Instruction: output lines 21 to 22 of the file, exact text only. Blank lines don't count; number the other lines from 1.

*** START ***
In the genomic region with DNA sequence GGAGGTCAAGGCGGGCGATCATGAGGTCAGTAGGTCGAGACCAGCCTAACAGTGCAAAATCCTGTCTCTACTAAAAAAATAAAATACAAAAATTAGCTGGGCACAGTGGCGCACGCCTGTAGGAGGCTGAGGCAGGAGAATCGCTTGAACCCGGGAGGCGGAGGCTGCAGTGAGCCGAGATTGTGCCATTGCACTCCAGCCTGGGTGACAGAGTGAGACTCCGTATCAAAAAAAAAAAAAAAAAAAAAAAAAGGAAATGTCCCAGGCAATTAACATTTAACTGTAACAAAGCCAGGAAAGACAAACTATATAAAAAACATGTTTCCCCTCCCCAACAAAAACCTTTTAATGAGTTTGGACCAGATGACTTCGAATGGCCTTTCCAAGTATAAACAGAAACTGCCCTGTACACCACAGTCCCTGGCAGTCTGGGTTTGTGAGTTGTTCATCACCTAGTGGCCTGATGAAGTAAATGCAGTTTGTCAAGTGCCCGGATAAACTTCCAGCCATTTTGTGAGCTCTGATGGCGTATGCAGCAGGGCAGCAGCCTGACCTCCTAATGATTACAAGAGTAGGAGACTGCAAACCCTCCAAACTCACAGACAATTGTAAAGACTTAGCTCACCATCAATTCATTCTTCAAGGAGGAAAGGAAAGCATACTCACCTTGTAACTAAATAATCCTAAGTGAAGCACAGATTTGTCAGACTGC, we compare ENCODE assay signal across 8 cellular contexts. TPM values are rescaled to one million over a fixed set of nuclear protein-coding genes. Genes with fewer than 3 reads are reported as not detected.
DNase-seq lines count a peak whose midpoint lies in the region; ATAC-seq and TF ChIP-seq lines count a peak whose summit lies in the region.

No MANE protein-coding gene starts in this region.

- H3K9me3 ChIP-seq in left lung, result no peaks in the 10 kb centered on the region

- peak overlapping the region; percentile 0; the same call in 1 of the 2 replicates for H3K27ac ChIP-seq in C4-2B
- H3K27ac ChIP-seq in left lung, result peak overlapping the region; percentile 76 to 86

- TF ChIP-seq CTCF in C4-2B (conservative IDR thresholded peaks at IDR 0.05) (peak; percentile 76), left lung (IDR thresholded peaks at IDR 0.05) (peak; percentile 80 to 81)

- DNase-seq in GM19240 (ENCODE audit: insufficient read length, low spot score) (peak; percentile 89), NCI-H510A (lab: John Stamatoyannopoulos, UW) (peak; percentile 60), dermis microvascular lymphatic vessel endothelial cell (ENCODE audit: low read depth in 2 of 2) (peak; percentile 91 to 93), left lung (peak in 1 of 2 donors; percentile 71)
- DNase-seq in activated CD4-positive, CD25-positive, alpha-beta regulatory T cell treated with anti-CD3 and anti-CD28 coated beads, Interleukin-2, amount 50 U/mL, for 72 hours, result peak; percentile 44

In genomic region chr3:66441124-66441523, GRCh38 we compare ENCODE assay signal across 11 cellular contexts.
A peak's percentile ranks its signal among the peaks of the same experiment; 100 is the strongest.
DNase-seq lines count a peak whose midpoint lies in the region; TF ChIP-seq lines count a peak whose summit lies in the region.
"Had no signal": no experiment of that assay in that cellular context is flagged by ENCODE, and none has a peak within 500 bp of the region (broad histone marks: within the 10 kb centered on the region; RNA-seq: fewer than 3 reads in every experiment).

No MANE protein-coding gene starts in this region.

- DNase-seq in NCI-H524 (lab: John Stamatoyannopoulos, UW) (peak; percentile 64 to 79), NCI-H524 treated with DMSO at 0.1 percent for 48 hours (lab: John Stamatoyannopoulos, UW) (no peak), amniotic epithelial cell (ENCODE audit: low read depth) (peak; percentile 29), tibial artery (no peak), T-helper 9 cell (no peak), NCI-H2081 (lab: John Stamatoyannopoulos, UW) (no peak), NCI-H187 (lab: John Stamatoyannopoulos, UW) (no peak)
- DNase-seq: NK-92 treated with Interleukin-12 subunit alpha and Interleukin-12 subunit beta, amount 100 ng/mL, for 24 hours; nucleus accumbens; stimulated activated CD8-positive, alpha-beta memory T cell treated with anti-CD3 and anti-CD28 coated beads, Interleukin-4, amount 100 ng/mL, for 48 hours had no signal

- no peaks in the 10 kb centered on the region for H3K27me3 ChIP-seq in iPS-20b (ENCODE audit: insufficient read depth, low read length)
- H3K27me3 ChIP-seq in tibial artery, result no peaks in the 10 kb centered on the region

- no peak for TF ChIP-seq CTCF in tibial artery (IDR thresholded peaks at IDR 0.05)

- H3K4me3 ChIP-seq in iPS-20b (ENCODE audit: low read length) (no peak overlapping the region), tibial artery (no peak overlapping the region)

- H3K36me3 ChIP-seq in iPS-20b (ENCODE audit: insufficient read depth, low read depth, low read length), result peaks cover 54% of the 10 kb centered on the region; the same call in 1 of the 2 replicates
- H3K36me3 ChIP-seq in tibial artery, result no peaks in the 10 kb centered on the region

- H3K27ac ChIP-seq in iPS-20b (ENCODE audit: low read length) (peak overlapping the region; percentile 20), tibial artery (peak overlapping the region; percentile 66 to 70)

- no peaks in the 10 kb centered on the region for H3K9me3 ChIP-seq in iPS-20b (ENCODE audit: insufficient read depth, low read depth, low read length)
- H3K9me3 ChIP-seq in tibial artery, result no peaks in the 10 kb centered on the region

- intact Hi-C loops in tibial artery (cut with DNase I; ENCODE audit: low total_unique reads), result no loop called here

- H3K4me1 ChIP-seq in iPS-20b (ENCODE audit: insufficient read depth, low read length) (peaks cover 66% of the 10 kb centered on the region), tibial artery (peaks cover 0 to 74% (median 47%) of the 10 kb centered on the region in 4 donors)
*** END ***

- H3K36me3 ChIP-seq in iPS-20b (ENCODE audit: insufficient read depth, low read depth, low read length), result peaks cover 54% of the 10 kb centered on the region; the same call in 1 of the 2 replicates
- H3K36me3 ChIP-seq in tibial artery, result no peaks in the 10 kb centered on the region